English gets active

Lower School pupils enjoyed a visit to The Old Vic at the end of February to see Sir Derek Jacobi in the much-praised production of The Tempest.

Some of the pupils give some thoughts on the play, and the production itself, below:

"The music was lively and consisted of a viola, harp, flute and percussion. Most of the music sounded quite light and airy as it was trying to give a sense of magic to the audience because the island in the play is supposed to be magical and mysterious." – Miranda Hickman

"The set was made out of wood, which gave the idea that it was like a house that someone had built for himself. The lighting was particularly effective. It was used to create an effect of stormy seas as well as sandy beaches." – Will Grundy

"Caliban’s costume was very complex – in a unique idea, instead of having him as a fearful ruler, he was a bit more of a tramp. Caliban would not have worn much because he would have limited resources." – Jamie Bennett

"The set was well-arranged as it had trap doors to let characters enter in a more interesting way and it tilted in the middle so you could see everything from their head to their feet!" – Stephanie Wainwright

"I quite liked the costumes because they suited the characters well. Miranda wore a white dress which was quite ragged, and that is what I thought her costume would be like. Also, some of the costumes were funny, so they kept you interested." – Lucy Brown

"I thought that when Ariel sang, it was very peaceful and made you feel relaxed. I also loved the beginning sounds of the storm, because they were loud and made you understand the beginning of the play well." – Lucy Phillips

"The set design was quite clever as it was slanted so the whole stage could be seen. The use of trap doors was excellent as was the back wall that reflected the light on the whole stage. The design was clever and I thought it was complemented well by the lighting." – Alexander Lodge

"The costumes were good, as they put each person in their place or rank as soon as they met the eye. You could tell Ariel was a spirit because he had white clothes and that Caliban was a low being because his clothes were torn and muddy." – Nick Payne

For more information see: www.thetempest.info

English is thriving at Haileybury: this year the pupils have already travelled to see My Fair Lady and Shaw’s Corner (for their IB course), as well as watched a production of Pygmalion. IB students have also attended an excellent course on Atwood’s The Handmaid’s Tale.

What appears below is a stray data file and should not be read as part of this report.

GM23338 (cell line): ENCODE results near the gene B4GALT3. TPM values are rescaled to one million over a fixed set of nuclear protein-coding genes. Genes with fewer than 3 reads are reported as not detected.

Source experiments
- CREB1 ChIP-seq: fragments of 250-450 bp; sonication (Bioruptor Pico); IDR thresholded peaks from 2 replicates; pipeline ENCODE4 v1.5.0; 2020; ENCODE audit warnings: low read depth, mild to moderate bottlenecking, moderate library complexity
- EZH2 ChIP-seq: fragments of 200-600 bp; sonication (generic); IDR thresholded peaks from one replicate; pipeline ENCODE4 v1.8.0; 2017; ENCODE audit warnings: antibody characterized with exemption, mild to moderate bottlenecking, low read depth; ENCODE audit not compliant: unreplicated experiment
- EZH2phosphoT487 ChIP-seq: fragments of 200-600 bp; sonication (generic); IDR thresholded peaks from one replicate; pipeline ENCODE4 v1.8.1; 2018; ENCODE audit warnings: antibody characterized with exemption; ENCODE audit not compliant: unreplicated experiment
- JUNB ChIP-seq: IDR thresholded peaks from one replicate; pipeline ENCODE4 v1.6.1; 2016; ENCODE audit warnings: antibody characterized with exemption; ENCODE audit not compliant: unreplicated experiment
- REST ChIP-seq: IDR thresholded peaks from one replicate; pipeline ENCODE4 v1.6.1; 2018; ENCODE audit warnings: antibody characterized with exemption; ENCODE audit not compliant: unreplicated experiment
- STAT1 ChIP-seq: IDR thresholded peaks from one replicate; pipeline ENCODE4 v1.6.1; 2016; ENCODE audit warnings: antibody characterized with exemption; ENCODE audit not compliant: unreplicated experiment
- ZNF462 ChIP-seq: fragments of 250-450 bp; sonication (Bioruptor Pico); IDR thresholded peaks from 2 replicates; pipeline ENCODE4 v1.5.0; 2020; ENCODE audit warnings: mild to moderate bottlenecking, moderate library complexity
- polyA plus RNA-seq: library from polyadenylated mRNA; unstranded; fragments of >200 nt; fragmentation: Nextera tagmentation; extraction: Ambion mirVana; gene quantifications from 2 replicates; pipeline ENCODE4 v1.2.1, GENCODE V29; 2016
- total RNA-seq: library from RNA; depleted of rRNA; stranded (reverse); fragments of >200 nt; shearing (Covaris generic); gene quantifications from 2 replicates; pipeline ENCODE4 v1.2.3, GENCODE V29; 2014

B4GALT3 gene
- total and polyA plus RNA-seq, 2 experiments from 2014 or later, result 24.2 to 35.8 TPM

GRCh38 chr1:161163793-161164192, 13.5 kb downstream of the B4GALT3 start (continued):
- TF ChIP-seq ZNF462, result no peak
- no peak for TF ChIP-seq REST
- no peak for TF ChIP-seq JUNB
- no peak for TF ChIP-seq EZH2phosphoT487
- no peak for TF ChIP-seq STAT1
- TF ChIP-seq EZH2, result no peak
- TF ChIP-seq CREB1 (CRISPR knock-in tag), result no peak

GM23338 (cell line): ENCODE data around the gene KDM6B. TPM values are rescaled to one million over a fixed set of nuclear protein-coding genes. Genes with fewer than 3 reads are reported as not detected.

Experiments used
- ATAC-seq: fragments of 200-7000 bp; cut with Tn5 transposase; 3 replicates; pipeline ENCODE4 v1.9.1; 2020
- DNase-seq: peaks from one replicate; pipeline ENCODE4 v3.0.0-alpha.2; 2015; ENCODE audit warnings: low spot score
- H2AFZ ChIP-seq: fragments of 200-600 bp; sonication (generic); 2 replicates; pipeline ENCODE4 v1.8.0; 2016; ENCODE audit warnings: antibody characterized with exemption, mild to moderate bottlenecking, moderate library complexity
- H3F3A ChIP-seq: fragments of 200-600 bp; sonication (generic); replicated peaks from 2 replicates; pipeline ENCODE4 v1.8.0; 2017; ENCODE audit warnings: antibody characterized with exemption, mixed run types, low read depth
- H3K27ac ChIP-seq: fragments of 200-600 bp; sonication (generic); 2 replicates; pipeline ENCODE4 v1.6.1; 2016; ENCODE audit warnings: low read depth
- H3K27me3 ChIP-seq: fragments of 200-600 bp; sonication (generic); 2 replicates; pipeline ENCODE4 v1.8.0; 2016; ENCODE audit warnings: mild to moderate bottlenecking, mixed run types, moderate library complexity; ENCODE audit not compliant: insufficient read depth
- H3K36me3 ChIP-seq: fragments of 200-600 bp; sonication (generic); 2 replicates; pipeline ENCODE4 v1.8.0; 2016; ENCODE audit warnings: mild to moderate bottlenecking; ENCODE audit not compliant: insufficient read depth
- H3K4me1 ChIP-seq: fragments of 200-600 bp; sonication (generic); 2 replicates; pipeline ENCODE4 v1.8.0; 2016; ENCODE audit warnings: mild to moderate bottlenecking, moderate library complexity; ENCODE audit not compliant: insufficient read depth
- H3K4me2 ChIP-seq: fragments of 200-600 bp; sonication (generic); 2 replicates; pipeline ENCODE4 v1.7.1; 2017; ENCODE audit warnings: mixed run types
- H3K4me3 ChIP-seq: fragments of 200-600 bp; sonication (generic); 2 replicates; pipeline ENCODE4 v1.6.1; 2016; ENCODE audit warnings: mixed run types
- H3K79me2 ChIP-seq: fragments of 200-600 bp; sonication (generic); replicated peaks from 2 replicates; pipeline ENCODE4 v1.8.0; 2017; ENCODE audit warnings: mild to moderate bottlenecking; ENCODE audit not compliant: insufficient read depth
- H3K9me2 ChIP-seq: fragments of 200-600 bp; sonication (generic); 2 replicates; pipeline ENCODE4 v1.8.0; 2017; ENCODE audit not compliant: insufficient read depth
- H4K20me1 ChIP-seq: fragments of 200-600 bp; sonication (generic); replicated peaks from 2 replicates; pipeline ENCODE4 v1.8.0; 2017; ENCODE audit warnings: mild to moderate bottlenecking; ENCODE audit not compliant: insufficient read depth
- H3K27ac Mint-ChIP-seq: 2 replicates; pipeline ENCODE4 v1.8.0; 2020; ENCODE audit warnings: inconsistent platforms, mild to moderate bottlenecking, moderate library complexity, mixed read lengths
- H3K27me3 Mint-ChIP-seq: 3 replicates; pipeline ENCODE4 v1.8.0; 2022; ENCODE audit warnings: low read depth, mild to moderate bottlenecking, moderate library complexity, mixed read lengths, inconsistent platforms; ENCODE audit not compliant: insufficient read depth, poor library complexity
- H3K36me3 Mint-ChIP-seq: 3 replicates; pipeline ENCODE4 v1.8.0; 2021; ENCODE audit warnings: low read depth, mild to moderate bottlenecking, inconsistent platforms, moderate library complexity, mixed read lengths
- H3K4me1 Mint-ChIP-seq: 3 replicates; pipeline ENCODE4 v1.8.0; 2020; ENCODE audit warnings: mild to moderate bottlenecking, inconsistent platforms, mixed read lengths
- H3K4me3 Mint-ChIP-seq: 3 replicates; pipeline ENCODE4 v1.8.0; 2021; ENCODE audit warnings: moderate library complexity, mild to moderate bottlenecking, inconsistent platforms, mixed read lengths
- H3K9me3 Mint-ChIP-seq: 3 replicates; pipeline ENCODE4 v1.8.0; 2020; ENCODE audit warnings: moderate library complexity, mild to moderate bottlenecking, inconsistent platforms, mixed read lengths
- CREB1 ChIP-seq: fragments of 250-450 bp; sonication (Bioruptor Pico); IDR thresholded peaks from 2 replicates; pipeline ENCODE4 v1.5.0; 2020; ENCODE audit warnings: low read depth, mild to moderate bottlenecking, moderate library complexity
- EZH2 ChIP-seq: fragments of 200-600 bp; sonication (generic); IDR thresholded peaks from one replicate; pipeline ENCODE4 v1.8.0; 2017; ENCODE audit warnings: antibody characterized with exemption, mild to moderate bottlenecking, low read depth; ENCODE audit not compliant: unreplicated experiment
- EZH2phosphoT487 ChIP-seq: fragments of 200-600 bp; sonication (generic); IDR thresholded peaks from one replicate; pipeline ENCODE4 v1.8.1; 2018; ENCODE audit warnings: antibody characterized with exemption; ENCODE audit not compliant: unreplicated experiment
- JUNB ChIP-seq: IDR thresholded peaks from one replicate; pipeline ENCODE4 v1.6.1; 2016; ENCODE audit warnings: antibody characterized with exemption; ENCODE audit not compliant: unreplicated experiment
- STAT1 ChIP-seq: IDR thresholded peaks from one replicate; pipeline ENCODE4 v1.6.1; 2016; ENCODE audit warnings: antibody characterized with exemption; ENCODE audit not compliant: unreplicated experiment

We have welcomed esteemed Irish poet and academic Micheal O’Siadhail to read from his new collection of poems on the Holocaust (www.osiadhail.com) and storyteller Ben Haggarty has entertained lower school pupils with his tales of love and horror. At the beginning of March Lower School and Removes pupils benefited from classes in creative writing with writer-in-residence, Kenneth Steven.

Coming up for the department over the next few months will be an Upper 6th English Literature trip to a conference on Othello; LS1 pupils will be travelling to the OpenAir Theatre in Regent’s Park to see A Midsummer Night’s Dream; world-renowned poet Les Murray (www.lesmurray.org) will be giving a poetry reading to parents, pupils and guests on April 24 at 7.30pm; Edexcel Chief Subject Officer for English Literature, David Davies, will be talking to Lower and Upper 6th pupils on April 25; renowned academic and teacher Ian Brinton will also be visiting us to take 6th Form and IB classes on Practical Criticism and examination practice.

Looking further ahead: a one-man show on Lord Byron is planned to delight (and probably shock) us at the start of next year, and Shakespearean expert Pamela Mason will visit the school to talk to Sixth Formers about the Bard … and there will be more poets, writers, academics and trips to come.